CLIENT ALERT: EEOC Report Reveals Popularity of Retaliation Claims, Noticeable Increase in Religious and National Origin Discrimination Claims
On January 25, 2012, the Equal Employment Opportunity Commission (the
“Commission” or “EEOC”) released its enforcement and litigation statistics for the fiscal year ending September 30, 2011. According to the report, fiscal year 2011 was a record-breaking year for the Commission in several ways.
First, the EEOC received 99,947 discrimination charges from private sector employees, the most charges the Commission has received in any fiscal year. The report reveals that of all claims of discrimination handled by the EEOC, retaliation claims under various Federal antidiscrimination statutes were the most common, accounting for 37.4% of all private sector charges received in fiscal year 2011. Claims of discrimination based on race (35.4%) were the next most common claim received by the EEOC, followed by claims of discrimination based on sex (28.5%), disability (25.8%), age (23.5%), national origin (11.8%), religion (4.2%), color (2.8%), and genetic information (0.2%). Equal Pay Act claims accounted for only 0.9% of claims filed in fiscal year 2011.
Of all the types of claims handled by the EEOC, the Commission saw the most significant year-to-year increase in religious discrimination claims, which rose 9.2% from fiscal year 2010, and national origin discrimination claims, which increased by 4.6%. Claims under the Genetic Information Nondiscrimination Act (“GINA”) also increased by more than 20% from fiscal year 2010 – the first year the EEOC reported statistics for such claims. The EEOC also saw increases in retaliation claims (up 2.9%) and disability discrimination claims (up 2.3%), as well as slight increases in claims alleging discrimination based on color and age. The most significant year-to-year decrease in charges received was in Equal Pay Act claims, which fell by 13.2% from fiscal year 2010. Moreover, despite making up a large portion of charges received, race and sex discrimination claims also dropped slightly from fiscal year 2010.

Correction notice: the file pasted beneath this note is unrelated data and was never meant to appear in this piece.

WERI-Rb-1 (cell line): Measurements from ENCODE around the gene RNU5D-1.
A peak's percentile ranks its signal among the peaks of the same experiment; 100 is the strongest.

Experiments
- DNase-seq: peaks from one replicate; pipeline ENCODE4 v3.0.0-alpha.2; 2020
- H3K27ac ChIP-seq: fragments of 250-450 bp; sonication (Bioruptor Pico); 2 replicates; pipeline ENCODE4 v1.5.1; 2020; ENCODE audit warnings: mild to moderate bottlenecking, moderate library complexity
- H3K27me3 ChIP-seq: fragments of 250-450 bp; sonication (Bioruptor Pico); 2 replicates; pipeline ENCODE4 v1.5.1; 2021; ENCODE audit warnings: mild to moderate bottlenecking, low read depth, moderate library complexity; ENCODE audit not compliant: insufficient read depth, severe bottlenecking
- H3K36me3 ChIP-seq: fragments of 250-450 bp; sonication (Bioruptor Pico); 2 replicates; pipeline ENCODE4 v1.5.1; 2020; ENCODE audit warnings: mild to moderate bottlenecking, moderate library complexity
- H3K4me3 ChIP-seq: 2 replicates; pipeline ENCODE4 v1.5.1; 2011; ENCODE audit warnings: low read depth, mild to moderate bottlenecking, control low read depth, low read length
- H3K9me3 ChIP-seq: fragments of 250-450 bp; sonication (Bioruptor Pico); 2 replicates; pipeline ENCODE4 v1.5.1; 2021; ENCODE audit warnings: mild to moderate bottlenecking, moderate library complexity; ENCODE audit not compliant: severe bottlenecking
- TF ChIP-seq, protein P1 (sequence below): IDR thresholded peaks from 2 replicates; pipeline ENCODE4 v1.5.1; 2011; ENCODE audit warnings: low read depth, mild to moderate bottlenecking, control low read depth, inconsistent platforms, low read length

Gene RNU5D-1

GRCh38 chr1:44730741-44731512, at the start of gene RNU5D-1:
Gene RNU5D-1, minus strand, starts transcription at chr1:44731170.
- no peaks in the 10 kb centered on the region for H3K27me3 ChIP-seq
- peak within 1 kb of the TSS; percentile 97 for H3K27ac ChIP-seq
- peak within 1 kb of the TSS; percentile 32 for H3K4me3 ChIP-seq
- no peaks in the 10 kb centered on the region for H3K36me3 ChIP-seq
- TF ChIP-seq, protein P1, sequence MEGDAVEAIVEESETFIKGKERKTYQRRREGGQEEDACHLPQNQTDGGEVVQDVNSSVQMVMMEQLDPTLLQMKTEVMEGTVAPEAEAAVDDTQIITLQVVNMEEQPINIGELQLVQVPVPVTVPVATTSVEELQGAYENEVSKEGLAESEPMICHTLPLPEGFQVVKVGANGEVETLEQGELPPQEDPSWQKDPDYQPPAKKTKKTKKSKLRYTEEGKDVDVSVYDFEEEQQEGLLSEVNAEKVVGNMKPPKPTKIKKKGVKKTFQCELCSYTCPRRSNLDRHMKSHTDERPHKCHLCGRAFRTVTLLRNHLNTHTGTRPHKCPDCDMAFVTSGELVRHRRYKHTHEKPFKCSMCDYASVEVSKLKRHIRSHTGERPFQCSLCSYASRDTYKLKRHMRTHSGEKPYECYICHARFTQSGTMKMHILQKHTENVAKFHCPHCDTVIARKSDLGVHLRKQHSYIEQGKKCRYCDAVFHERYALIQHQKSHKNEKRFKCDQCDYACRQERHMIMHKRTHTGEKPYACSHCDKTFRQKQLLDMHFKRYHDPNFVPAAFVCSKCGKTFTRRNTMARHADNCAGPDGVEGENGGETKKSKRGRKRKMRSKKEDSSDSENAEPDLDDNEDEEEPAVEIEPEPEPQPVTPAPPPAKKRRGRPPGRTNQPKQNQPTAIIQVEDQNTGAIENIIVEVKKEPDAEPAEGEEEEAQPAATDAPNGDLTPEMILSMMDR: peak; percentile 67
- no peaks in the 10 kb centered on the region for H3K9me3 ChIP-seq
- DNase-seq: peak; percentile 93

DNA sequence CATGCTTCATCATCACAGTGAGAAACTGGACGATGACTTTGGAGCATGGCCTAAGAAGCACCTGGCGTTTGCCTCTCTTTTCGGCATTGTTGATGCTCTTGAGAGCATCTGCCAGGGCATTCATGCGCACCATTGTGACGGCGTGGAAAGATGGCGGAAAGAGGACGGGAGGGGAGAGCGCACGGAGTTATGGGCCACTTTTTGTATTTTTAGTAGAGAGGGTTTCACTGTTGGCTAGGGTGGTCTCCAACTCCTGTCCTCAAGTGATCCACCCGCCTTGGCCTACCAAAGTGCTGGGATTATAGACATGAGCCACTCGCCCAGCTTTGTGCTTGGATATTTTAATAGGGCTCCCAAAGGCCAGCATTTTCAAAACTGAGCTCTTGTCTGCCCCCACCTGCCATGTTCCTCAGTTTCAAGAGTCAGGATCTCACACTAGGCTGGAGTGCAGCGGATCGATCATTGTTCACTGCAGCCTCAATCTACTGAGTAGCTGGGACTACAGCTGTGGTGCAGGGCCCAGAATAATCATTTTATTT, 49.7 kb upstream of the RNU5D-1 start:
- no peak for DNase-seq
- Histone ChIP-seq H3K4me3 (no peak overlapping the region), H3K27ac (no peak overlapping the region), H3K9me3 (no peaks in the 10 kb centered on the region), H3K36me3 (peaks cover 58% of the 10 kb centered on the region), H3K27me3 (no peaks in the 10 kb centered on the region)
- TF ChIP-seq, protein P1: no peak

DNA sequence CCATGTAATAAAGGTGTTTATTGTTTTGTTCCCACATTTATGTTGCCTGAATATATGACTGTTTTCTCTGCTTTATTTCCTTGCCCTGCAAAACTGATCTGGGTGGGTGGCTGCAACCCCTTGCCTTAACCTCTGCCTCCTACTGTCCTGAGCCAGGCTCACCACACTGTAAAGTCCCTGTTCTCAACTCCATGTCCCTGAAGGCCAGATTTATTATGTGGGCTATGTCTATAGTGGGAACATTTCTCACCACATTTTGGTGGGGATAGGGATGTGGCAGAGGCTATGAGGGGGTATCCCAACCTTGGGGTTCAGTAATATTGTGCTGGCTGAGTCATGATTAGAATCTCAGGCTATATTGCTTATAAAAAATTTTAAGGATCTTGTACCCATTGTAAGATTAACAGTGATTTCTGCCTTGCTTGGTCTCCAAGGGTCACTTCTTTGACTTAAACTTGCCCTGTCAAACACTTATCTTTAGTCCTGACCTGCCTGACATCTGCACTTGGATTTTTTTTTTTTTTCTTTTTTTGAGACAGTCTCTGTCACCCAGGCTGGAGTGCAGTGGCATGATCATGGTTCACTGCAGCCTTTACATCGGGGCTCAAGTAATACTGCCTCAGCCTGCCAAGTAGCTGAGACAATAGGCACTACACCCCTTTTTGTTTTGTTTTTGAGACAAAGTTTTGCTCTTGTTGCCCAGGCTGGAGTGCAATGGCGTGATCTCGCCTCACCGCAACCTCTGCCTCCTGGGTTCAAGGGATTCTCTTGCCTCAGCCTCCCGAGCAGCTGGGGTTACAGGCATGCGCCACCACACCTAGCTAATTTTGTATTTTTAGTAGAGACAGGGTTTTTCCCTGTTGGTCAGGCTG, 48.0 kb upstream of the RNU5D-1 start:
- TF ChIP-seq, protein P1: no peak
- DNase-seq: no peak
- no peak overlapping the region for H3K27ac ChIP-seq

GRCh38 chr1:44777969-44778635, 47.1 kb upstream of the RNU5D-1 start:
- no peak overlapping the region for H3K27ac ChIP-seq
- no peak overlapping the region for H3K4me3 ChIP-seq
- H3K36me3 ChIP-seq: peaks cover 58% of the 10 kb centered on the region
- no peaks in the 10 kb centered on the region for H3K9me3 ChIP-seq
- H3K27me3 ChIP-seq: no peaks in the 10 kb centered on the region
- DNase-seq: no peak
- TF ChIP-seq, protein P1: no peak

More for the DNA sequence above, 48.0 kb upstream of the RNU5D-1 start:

Second, the new report reveals that fiscal year 2011 was a record-setting year for the EEOC in terms of monetary relief obtained for employees. In fiscal year 2011, the EEOC obtained over $364 million in monetary relief for discrimination complainants through its enforcement and mediation activities, marking an over $45 million increase from 2010 and the third consecutive year where the agency saw an increase in monetary relief obtained. The EEOC also separately obtained $91 million in monetary relief though litigation, an increase of over $5 million from the year before.
The report also states that litigation by the Commission has increased. In fiscal year 2011, the EEOC filed 300 lawsuits in Federal district courts, including 261 so-called “merit suits” alleging violations of the substantive provisions of the statutes enforced by the EEOC and suits to enforce administrative settlements, as well as 39 actions seeking subpoena enforcement or other preliminary relief.
These new statistics highlight several areas of concern for employers. The record-setting number of discrimination complaints filed with the EEOC indicates that employee complaints of discrimination have not slowed down and, in fact, may continue to rise. Accordingly, employers must be educated about Federal antidiscrimination laws so that they can identify and avoid possible claims of discrimination in the workplace. Furthermore, the prominence of retaliation claims among charges filed in 2011 suggests that employers must be adequately trained on how to handle its interactions with employees who have engaged in activity protected by Federal antidiscrimination laws. Moreover, given the increase in religious and national origin discrimination claims, employers should be prepared to handle issues of religion and national origin in the workplace, including but not limited to complicated issues like providing employees with religious accommodations. Finally, increases in monetary relief obtained by the EEOC and litigation activity by the agency should caution employers about the costs associated with defending charges of discriminations and the need to properly document the legitimate, nondiscriminatory reasons for their actions so that they can successfully defend charges when they occur and minimize potential exposure.
Christopher S. Feudo is an attorney with Morgan, Brown & Joy, LLP. Chris may be reached at (617) 523-6666 or at firstname.lastname@example.org. Morgan, Brown & Joy, LLP focuses exclusively on representing employers in employment and labor matters.
This alert was published on January 31, 2012.
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